(As I write, the Imam is chanting the call to prayer outside our window). And while conditions are damp, our spirits are not. Top Kapi palace was crowded but the collection of religious artifacts were particularly well attended. My favorite: Abraham's saucepan. I'm sure he used it often. It was portable of course (see my latest essay on mobile hospitality in Joanne McWilliam's festschrift). We also noted the Prophet's footprint, parts of John the Baptist and clothes and prayer mat of Fatima.
And I must just observe that while a tour of the harem in the Top Kapi palace shows lovely blue tiles and striking bathroom features, it is depressing to imagine countless women who lived and died in the long dank marginal corridors and cold rooms.
We had turkish coffee (yes with almond schnapps) later that afternoon in the Grand Bazaar only to ward off the cold of course. And that little dish on the left contains lokum, namely turkish delight. There are endless varieties. Friends say that rose flavored is the best. The Grand Bazaar is a place where you receive more attention than you have hitherto received in your life. "I see no carpet that you are carrying," cried a carpet merchant to my Mother. "This is not good!"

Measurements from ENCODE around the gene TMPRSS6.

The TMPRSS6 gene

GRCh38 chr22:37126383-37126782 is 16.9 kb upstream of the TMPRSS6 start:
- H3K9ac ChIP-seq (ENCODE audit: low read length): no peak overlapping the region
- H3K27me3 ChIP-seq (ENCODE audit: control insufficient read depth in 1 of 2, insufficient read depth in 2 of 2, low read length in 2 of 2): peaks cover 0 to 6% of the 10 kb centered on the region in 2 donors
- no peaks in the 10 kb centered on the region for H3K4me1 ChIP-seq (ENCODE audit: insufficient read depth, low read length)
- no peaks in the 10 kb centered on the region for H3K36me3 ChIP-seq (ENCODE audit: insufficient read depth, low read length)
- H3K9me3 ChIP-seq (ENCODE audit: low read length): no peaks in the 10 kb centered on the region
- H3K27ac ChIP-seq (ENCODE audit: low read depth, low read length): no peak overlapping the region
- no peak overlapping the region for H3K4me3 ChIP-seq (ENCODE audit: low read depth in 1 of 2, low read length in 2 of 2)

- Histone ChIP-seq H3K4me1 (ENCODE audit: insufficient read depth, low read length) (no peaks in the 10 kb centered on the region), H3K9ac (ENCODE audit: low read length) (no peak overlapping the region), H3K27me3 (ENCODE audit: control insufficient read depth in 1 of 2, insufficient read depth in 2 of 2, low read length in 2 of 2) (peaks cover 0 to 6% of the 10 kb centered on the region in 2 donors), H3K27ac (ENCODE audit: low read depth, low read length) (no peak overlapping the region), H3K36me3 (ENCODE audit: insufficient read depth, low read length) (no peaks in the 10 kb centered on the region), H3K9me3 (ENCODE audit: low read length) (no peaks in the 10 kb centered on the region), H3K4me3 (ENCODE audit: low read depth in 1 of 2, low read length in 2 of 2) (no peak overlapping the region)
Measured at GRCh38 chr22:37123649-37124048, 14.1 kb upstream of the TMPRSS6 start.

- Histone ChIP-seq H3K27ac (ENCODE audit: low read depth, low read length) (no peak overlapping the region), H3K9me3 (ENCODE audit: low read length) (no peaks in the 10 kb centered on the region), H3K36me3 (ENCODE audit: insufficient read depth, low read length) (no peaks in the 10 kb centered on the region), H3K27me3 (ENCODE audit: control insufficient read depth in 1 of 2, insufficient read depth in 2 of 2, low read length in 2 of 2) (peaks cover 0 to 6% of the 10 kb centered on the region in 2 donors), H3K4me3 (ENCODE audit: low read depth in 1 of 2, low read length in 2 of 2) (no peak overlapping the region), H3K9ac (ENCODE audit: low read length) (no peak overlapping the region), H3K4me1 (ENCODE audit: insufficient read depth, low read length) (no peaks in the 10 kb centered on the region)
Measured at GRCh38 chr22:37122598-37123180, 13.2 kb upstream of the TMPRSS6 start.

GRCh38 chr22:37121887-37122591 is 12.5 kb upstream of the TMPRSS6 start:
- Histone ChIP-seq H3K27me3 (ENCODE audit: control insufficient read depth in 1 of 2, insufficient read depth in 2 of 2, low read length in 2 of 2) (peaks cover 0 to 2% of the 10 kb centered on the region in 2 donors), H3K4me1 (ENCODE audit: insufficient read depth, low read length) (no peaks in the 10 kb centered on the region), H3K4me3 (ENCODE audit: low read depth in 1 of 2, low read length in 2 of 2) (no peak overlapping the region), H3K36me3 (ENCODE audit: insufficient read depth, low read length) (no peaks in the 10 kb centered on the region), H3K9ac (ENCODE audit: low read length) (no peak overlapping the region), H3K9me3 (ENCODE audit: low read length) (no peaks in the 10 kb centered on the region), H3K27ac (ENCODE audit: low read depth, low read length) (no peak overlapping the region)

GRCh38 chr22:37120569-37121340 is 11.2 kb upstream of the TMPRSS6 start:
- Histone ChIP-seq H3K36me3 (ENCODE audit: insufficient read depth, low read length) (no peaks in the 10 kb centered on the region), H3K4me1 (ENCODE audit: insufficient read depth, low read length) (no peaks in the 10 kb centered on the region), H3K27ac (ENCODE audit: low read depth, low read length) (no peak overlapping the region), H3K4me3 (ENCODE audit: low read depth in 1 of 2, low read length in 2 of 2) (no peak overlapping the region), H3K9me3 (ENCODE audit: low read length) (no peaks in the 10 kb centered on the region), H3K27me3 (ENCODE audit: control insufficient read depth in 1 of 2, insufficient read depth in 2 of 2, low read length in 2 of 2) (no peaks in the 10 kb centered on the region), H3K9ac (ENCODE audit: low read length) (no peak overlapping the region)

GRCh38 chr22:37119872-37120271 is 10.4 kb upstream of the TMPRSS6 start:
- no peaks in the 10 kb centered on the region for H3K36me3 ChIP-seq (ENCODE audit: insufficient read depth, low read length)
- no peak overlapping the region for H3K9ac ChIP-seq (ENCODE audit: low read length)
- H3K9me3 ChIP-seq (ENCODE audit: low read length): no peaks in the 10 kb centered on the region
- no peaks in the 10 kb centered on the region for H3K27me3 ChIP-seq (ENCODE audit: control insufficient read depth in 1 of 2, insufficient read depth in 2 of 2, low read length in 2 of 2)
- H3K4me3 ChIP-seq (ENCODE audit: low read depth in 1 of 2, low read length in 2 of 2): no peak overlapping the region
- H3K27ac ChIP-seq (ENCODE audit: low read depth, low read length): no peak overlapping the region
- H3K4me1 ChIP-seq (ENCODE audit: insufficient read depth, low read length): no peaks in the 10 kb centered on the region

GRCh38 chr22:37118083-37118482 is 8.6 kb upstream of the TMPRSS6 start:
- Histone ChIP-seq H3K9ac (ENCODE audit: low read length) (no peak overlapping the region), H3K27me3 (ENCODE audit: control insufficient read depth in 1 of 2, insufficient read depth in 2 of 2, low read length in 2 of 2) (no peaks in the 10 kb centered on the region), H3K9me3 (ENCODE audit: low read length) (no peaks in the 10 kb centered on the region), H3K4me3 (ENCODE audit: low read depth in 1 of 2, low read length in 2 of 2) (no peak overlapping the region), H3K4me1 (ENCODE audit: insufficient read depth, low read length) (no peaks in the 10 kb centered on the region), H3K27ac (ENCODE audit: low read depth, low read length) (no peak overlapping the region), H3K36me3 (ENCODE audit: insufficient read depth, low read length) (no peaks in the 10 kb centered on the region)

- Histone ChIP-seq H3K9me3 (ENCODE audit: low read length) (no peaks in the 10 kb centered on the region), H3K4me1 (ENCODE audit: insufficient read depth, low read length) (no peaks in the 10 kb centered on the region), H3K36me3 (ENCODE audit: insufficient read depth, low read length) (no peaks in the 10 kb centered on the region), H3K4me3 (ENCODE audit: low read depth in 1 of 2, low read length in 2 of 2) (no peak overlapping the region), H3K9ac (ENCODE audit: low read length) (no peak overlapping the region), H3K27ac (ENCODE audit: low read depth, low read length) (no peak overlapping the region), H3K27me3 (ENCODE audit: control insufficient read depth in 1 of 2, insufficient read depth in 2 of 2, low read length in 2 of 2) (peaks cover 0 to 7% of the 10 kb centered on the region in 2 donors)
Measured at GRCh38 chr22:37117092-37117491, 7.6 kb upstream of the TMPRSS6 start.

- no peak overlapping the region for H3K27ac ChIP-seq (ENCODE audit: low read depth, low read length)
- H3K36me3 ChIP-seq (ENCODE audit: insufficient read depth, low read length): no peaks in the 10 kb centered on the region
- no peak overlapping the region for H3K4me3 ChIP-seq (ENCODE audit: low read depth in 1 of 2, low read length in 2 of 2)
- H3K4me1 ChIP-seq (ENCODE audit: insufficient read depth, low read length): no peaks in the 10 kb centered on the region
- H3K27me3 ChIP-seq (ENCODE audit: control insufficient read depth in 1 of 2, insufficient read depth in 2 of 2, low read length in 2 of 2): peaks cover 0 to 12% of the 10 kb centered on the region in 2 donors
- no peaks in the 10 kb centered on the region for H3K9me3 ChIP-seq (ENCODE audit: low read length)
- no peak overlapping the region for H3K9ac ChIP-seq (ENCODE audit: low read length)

Everyone should visit Istanbul one day. Next best thing is this book. True, there may be a little too much of what Brazilians call saudadje, but it is worth reading for a flavour of the city.